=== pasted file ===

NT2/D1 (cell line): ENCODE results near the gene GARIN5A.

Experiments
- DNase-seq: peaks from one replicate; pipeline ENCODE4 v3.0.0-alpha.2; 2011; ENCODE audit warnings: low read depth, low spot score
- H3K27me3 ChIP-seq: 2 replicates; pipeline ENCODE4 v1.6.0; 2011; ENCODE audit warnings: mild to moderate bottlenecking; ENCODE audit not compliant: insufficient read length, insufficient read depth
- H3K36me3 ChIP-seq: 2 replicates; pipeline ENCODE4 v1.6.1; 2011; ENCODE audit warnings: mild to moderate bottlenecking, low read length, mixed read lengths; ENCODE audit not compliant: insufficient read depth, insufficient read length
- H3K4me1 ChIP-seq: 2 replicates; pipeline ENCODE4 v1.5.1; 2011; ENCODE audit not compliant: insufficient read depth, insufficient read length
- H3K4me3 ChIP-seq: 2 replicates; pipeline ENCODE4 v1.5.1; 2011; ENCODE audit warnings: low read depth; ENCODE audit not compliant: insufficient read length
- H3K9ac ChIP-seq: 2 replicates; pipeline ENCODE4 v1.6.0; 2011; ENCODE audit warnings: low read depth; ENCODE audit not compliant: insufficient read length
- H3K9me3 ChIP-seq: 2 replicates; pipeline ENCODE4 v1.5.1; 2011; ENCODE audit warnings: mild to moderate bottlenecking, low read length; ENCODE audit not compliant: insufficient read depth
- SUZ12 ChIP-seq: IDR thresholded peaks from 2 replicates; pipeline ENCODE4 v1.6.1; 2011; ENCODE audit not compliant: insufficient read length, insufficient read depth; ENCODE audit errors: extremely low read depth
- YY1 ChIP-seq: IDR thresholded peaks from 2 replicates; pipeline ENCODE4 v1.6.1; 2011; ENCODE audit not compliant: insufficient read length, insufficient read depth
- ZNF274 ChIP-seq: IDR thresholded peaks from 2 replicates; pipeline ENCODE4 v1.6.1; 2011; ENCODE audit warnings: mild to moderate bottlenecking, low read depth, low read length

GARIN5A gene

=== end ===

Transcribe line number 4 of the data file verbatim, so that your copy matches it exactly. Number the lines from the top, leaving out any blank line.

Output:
- H3K27me3 ChIP-seq: 2 replicates; pipeline ENCODE4 v1.6.0; 2011; ENCODE audit warnings: mild to moderate bottlenecking; ENCODE audit not compliant: insufficient read length, insufficient read depth